Add another item to that long list of things that sounds much easier in theory than it actually is in practice: WEEE compliance. While companies have performed beyond admirably in meeting, and often surpassing, the recycling standards set out by the WEEE directive, it’s doubtful that many compliance managers would say it’s been an easy task. Chalk one up for a full embrace of CSR (corporate social responsibility).
So what exactly is a closed-loop recycling system? After all, we know that the WEEE directive already calls for manufacturers to take responsibility for the end of an electronic product’s life cycle, not just its beginning. In the closed-loop structure proposed by WEEE Systems, the difference lies in the methods and oversight of those end-of-cycle concerns. The major change? At this time, most e-waste recycling is outsourced overseas, where manufacturers don’t really know what happens once the discarded equipment leaves port. Sometimes it is legitimately recycled, and sometimes it ends up in an illegal scrap heap. Sometimes, even worse, broken and out-of-date equipment can end up in towns or villages, creating potentially hazardous health situations: leaking chemicals, fire hazards, and the like.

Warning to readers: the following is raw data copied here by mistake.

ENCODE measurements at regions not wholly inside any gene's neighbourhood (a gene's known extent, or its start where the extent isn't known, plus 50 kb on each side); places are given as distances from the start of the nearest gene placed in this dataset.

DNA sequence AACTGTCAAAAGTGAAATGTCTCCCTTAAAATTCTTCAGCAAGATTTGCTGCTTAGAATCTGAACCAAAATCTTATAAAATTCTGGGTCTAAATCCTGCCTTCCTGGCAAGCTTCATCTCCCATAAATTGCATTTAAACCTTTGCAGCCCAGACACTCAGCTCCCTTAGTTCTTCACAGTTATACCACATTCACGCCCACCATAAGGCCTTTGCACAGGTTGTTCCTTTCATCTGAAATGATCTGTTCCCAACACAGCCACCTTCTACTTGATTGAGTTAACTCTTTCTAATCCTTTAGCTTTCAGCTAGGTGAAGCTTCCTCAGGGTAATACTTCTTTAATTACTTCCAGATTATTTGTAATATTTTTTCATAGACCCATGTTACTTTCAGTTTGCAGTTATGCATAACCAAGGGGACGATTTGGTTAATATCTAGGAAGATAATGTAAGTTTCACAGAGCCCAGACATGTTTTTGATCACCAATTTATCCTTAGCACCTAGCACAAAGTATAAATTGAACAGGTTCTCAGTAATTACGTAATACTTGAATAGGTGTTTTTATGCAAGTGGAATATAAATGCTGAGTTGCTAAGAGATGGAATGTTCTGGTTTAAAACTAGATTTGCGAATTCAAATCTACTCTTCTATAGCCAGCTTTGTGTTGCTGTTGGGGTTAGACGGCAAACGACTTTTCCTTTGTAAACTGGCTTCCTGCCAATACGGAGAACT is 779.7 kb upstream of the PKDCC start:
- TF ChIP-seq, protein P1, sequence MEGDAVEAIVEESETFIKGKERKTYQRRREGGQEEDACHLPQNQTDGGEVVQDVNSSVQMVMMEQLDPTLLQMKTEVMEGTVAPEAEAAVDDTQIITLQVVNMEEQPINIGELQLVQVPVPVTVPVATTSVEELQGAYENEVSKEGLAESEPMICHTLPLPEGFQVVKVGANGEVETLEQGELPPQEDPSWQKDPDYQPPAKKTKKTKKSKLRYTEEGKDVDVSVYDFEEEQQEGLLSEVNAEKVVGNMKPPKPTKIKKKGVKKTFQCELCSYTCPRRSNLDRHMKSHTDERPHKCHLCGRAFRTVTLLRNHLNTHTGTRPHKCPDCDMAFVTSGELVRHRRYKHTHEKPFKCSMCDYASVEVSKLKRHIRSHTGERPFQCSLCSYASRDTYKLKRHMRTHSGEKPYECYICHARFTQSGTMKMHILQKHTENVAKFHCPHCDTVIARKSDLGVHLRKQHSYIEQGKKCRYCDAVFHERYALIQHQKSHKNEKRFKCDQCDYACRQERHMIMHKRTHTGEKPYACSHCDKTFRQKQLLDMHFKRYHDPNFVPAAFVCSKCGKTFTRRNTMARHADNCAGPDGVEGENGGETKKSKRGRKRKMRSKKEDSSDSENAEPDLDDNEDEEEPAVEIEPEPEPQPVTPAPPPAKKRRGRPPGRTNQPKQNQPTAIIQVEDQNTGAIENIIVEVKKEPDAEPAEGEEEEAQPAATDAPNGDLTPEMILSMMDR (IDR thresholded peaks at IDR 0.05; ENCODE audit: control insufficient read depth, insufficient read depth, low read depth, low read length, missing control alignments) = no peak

WEEE Systems will have a domestic facility that not only recycles obsolete parts, but also gives manufacturers the opportunity to reuse or repurpose this equipment, greatly increasing cost efficiency. The capper is that as initial partners, manufacturers will have a financial stake in WEEE Systems’ recycling facility, further bolstering its chances of success.
Any attempt at even greater accountability than that already assumed by manufacturers is a good thing, and WEEE Systems seems to be aiming to make it as simple as possible. We look forward to learning more about their progress, and remain committed to e-waste compliance with our own products.